Brexit; our favourite portmanteau since Brangelina and everyone’s favourite protest vote until the 2016 US Presidential election. Named Word of the Year by Collins dictionary, it was a term on the forefront of everyone’s mind, whether they knew what it meant or not.

After the vote happened, and the Brexit puns and memes faded away, the rest of the world lost interest. However, for us political science junkies out there, the interesting part is just beginning. Now, all the European politicians get to find out the answer to a really complex question – how does Britain leave the EU? Firstly however, we should recap what exactly Brexit is first.

What is Brexit?

The short answer? “A political event that everyone had an opinion on, regardless of whether they knew what it was about.” I wish I was joking, but the headline “Rolling Stone Mick Jagger says Brexit might be good for us” was actually a thing.

The long answer is just a little more complicated. After a (very) long campaign, on the 23rd of June 2016, 51.9% of UK citizens voted to withdraw from the European Union (EU) in a historic referendum. This is a big deal, as Britain has had over 40 years of political and economic history with EU countries, traced back to the UK joining the European Economic Community in 1973.

The Leave majority vote came as a surprise to many, as polls had predicted a safe win by the Remain campaign. Many attribute the win of the Leave campaign to a widespread dissatisfaction with the current political system, practically protest voting. After a survey in July 2016, it was estimated that 1.2 million people were experiencing “Bregret” after the referendum result, wishing that they had voted to remain in the EU due to a lack of knowledge about the ramifications.

The implications of the Brexit vote were more serious and widespread than many Brits believed, and were not contained solely in the economic sector as many understood. In the political realm Prime Minister David Cameron, a supporter of the Remain campaign, resigned within 24 hours of the referendum, and was replaced by Theresa May, a strong pro-Brexit conservative. During the campaign Nigel Farage, leader of the Leave campaign, had pledged that the £350 million the UK was spending due to their obligations with the EU would be redirected towards the National Health Service if the Leave campaign was successful. After the vote, Farage admitted that his pledge, which attracted a considerable number of votes, had been unfounded, as he could not guarantee that the money would be redirected to the NHS at all. Brexit even affected the English Premier League, as it was revealed that the decreased freedom for work and travel in the UK for EU citizens would affect the players available for recruitment for EPL teams. Finally, in Scotland, where all electoral districts voted to Remain, there are strong calls for another Independence Referendum, calls that have been echoed recently by First Minister Nicola Sturgeon. Whether or not that plan would be successful is another article…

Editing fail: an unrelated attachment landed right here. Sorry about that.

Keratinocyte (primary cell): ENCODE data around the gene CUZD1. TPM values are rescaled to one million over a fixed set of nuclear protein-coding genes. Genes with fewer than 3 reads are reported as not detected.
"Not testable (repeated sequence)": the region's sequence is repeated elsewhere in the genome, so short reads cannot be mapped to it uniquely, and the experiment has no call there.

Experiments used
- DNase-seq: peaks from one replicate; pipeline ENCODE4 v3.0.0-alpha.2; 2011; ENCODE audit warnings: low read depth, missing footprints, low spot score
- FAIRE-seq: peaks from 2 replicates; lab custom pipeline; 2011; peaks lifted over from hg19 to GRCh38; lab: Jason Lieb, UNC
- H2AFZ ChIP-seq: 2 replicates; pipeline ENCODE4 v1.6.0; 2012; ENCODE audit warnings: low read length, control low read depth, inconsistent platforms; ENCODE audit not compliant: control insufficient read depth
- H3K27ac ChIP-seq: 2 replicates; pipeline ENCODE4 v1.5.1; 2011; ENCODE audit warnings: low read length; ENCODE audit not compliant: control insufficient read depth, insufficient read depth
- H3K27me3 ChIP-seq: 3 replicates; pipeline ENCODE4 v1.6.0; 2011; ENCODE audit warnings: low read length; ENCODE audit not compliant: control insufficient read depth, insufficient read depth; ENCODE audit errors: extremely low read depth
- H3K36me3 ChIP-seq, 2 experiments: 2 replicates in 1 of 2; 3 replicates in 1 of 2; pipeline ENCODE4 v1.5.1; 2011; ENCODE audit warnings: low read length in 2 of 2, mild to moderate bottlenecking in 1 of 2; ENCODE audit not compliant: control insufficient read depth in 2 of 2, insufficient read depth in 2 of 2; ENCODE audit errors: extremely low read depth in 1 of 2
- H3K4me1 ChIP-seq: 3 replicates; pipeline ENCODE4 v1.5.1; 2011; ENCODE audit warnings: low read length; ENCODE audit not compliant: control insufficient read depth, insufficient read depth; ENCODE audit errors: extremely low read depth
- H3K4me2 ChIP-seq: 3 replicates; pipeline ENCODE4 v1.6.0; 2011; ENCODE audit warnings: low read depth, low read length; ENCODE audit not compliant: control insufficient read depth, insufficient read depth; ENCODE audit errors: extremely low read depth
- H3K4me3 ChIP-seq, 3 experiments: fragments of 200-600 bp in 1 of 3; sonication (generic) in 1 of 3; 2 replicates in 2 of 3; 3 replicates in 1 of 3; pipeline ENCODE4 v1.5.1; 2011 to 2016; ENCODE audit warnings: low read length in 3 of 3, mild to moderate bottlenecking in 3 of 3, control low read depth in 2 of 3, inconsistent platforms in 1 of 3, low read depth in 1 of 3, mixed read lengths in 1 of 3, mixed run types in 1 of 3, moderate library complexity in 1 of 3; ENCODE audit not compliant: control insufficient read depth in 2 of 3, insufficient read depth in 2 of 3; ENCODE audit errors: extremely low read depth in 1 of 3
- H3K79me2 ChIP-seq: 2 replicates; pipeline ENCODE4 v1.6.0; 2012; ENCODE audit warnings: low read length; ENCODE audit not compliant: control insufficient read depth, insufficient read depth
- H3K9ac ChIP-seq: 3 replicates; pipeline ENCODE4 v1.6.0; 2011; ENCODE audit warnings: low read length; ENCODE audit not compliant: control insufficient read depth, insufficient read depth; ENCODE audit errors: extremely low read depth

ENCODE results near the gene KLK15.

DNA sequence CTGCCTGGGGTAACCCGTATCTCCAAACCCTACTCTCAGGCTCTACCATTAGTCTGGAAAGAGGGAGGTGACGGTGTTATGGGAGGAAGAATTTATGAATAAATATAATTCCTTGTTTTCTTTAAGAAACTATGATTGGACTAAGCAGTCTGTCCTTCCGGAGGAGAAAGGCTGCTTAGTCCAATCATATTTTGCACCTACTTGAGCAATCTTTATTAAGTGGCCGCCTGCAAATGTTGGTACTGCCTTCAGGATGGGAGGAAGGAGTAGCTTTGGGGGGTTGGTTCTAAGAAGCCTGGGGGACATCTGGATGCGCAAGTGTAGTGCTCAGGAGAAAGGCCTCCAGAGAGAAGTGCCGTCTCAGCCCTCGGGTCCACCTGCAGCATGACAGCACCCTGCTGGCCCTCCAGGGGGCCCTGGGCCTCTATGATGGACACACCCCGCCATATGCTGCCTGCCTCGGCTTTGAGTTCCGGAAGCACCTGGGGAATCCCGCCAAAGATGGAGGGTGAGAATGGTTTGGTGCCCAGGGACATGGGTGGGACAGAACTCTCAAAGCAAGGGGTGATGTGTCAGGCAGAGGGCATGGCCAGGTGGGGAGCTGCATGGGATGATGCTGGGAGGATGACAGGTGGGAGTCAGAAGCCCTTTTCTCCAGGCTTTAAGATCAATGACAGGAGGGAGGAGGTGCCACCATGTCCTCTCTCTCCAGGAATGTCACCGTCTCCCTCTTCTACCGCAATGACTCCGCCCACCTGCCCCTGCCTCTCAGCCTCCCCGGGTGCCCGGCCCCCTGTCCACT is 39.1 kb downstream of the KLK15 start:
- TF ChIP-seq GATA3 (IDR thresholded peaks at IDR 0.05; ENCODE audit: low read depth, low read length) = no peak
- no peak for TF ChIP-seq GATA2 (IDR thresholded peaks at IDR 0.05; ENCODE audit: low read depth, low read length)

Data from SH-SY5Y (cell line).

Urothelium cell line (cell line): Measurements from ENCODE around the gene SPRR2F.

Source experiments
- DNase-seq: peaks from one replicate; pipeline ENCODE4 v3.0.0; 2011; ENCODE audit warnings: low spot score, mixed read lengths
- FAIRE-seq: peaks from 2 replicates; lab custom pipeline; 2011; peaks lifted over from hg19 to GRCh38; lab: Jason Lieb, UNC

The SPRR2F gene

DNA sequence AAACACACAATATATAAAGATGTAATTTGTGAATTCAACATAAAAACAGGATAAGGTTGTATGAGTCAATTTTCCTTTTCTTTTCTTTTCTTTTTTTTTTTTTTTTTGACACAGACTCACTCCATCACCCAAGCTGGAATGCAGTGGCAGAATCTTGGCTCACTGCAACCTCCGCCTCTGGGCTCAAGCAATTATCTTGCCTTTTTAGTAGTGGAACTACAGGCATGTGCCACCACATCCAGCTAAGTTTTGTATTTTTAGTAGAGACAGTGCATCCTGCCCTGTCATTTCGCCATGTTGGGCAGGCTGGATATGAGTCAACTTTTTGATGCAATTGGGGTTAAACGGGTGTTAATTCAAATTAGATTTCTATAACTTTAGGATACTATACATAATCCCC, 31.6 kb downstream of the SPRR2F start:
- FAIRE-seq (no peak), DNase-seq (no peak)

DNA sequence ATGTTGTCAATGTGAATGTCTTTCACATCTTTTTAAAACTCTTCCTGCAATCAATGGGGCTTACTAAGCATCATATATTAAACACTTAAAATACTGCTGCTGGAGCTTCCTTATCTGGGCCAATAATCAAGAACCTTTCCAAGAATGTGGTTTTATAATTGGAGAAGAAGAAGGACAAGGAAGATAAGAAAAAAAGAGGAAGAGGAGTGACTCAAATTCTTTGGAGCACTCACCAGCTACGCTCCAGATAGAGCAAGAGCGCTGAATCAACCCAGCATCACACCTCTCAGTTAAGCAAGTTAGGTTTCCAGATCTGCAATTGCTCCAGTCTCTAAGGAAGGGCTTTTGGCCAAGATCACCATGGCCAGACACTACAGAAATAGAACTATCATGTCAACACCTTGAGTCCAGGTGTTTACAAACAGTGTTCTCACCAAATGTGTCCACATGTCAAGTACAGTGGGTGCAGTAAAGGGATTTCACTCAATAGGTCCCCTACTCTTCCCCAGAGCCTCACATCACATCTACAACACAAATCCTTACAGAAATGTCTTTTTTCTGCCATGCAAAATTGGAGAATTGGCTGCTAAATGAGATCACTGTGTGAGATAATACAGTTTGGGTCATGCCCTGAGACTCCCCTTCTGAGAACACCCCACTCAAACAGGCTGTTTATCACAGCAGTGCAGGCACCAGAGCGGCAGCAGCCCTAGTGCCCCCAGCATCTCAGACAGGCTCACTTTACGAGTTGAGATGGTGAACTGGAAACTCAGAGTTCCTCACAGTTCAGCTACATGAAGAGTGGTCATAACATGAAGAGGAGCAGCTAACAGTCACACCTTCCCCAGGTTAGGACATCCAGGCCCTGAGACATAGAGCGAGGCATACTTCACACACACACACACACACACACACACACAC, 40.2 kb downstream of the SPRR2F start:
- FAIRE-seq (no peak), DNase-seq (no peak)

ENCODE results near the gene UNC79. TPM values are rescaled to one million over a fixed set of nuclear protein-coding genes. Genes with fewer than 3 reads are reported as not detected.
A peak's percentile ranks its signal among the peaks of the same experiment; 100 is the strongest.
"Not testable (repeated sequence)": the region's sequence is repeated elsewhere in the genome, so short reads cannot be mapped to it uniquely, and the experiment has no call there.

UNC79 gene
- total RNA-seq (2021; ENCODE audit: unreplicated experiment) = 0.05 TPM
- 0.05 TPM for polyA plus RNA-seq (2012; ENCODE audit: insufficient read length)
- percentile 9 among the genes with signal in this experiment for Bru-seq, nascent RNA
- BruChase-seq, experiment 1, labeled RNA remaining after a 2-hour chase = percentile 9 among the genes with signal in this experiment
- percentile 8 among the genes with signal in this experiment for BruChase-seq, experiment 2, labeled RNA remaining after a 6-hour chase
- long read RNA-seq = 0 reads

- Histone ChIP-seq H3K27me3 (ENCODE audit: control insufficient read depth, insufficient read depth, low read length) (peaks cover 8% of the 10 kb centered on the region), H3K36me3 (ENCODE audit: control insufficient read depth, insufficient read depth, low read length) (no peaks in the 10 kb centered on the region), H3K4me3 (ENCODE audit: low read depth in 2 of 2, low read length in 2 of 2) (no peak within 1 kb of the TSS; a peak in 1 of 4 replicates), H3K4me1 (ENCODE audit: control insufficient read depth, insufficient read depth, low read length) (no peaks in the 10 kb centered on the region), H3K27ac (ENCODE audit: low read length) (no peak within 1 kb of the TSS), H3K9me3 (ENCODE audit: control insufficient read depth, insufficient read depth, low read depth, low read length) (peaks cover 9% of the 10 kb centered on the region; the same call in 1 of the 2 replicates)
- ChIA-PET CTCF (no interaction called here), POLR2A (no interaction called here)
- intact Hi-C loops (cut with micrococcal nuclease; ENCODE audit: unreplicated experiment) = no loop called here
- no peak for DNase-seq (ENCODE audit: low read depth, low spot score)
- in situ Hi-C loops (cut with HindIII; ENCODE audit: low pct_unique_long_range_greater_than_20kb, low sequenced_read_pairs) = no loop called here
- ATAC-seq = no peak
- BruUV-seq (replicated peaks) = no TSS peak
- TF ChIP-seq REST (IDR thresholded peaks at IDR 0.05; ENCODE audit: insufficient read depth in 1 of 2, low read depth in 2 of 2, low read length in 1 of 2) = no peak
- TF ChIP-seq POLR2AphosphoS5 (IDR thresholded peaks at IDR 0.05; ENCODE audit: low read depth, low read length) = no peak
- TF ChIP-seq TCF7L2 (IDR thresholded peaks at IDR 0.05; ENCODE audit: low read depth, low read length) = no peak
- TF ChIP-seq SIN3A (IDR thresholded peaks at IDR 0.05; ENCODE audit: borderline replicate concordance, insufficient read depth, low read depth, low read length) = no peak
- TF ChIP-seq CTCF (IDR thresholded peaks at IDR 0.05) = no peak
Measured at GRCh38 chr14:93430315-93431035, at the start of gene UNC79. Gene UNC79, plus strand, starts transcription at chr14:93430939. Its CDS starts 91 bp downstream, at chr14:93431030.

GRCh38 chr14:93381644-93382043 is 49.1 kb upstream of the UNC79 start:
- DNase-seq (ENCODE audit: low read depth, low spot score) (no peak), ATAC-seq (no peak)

So, what’s the next step?

What many don’t realise is that just because the UK voted to leave the EU, they aren’t immediately out of the EU. In 2007, EU nations signed the Treaty of Lisbon, which includes all the conditions for any exit from the European Union. Article 50 is the clause in discussion, which needs to be triggered to commence negotiations to leave the EU. This clause was triggered by Theresa May on the 29th of March.

Yet again, it isn’t as simple as triggering Article 50 and then it’s all over. As no one has ever left the EU before, and the rules of exit contained within the article are fairly brief and limited, this could become a very long and drawn out process. The exit process is outlined to take two years in the Treaty of Lisbon, however many predict it could take double the time prescribed. Once Article 50 is triggered, the treaties that govern EU membership no longer apply to Britain, but the terms of their exit need to be negotiated. Every EU member (and there’s 27 of them, excluding Britain) receive a veto over the conditions, which could mean that their exit isn’t actually completed for far more than two years.

Analysts argue that removing Britain’s existing membership for the EU is the easy part. What will be far more difficult is creating entirely new tariffs and trade barriers, creating agreements dictating how EU citizens will be able to work and travel within the UK and vice versa. There also needs to be negotiations as to whether UK citizens living abroad in other EU countries will be allowed to remain, given May’s refusal to guarantee the rights of EU nationals living within the UK. The one factor that most agree on is that the UK will receive harsh terms from the EU, with the aim to discourage other states attempting to follow the same path.

As the EU is already complicated enough as it is; for everyone’s sake let’s hope that Brexit isn’t followed by events such as Departugal and Italeave… However, it is very possible that Brexit is the beginning of the end for the EU.

Words by Ellen Storey

This article first appeared in print volume 88 edition 3 SOAP